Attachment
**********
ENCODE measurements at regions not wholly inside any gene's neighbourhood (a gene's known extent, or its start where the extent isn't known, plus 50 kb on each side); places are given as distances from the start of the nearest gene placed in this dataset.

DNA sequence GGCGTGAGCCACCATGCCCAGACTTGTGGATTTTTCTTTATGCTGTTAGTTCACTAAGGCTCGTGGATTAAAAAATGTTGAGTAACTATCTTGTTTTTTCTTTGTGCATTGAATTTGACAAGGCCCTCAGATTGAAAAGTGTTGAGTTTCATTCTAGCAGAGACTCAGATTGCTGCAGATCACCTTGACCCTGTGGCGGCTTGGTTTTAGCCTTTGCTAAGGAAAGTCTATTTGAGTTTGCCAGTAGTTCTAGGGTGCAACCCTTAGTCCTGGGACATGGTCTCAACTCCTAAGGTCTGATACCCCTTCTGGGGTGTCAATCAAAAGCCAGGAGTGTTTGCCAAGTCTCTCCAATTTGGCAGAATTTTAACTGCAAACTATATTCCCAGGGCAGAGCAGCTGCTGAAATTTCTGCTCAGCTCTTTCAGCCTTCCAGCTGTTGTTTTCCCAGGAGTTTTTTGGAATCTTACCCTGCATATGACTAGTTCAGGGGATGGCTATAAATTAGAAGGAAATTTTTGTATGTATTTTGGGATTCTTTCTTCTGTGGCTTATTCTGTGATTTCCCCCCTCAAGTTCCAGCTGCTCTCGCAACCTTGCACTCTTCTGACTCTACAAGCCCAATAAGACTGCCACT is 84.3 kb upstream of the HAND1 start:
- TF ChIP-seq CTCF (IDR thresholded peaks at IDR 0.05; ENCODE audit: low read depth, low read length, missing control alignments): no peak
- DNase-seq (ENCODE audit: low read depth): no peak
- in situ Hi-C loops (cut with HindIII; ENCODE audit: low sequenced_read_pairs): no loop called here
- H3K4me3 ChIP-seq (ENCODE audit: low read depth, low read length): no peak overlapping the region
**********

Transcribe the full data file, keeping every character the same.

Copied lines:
ENCODE measurements at regions not wholly inside any gene's neighbourhood (a gene's known extent, or its start where the extent isn't known, plus 50 kb on each side); places are given as distances from the start of the nearest gene placed in this dataset.

DNA sequence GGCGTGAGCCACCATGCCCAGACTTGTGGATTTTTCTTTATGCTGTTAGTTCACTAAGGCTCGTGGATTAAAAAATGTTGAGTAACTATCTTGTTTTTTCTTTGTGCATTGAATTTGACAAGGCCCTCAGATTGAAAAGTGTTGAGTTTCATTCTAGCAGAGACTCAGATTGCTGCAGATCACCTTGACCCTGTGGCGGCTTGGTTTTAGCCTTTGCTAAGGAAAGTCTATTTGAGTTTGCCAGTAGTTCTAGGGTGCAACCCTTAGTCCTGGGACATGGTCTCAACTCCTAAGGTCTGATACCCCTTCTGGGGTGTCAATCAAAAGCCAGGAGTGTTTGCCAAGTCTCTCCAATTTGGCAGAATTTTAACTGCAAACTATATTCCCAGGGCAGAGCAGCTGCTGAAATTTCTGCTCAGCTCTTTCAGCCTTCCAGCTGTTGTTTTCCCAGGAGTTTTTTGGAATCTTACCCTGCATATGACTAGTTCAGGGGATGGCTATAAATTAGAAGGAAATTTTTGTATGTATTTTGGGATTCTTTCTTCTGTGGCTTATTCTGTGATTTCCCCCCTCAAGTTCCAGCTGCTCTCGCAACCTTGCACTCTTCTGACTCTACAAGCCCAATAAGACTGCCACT is 84.3 kb upstream of the HAND1 start:
- TF ChIP-seq CTCF (IDR thresholded peaks at IDR 0.05; ENCODE audit: low read depth, low read length, missing control alignments): no peak
- DNase-seq (ENCODE audit: low read depth): no peak
- in situ Hi-C loops (cut with HindIII; ENCODE audit: low sequenced_read_pairs): no loop called here
- H3K4me3 ChIP-seq (ENCODE audit: low read depth, low read length): no peak overlapping the region